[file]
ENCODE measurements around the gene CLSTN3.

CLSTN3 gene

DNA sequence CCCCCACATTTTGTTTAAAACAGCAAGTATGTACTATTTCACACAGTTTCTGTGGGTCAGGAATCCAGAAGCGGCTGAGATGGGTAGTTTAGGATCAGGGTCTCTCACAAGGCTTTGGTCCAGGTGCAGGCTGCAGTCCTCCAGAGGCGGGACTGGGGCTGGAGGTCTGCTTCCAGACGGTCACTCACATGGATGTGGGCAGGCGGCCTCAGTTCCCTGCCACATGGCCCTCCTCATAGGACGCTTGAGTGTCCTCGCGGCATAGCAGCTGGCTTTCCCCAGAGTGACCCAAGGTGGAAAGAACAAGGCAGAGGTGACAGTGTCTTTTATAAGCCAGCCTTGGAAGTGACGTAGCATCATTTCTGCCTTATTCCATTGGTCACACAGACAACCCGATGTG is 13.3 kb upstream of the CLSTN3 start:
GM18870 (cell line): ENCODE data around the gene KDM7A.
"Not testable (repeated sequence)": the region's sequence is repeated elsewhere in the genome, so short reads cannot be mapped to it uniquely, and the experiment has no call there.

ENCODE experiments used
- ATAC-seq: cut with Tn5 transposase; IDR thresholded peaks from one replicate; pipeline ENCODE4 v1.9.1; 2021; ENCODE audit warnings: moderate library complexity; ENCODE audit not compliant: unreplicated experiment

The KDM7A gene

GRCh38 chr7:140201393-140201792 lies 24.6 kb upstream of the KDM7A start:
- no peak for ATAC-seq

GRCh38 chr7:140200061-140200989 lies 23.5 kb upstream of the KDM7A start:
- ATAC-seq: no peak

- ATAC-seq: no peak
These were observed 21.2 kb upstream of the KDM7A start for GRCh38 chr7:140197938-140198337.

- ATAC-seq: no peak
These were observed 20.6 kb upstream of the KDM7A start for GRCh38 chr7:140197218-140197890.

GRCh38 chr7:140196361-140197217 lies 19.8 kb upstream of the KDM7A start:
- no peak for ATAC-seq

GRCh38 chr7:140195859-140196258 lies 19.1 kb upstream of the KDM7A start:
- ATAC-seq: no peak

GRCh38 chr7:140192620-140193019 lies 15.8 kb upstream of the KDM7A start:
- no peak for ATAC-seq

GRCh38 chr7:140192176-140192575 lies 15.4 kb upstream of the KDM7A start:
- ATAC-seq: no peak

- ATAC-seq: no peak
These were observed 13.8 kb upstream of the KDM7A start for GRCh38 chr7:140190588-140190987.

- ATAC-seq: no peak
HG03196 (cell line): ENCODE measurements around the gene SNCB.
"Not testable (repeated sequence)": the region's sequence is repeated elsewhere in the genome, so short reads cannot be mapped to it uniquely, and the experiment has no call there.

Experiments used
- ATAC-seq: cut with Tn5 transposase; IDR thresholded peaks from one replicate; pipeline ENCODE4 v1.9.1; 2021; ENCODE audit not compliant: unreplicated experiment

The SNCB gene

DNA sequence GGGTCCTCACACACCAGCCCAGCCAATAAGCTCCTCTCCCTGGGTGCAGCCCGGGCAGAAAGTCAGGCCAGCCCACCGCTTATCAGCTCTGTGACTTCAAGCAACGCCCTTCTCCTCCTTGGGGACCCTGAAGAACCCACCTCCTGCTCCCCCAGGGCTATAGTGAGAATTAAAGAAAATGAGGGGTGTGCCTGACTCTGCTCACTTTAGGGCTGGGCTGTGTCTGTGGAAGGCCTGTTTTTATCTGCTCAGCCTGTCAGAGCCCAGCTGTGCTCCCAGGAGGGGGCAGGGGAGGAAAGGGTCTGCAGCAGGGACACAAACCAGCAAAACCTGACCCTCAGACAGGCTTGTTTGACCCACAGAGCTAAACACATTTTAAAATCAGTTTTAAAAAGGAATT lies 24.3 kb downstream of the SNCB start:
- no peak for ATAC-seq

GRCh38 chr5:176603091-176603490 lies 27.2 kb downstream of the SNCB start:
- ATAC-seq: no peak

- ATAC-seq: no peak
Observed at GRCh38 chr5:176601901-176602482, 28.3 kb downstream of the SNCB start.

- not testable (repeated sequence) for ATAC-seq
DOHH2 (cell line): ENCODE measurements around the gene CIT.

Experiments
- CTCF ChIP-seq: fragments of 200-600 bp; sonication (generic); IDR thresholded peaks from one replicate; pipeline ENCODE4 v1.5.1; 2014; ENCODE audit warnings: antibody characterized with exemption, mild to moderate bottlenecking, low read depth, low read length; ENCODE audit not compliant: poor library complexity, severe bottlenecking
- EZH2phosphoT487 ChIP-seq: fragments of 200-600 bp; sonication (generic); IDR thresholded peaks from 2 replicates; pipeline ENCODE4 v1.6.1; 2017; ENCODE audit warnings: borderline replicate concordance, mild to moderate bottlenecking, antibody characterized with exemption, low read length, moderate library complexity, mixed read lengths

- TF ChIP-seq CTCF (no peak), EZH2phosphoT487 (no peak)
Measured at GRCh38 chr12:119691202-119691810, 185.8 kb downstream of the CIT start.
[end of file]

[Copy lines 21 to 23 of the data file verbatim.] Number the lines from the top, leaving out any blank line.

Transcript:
GRCh38 chr7:140192620-140193019 lies 15.8 kb upstream of the KDM7A start:
- no peak for ATAC-seq

GRCh38 chr7:140192176-140192575 lies 15.4 kb upstream of the KDM7A start: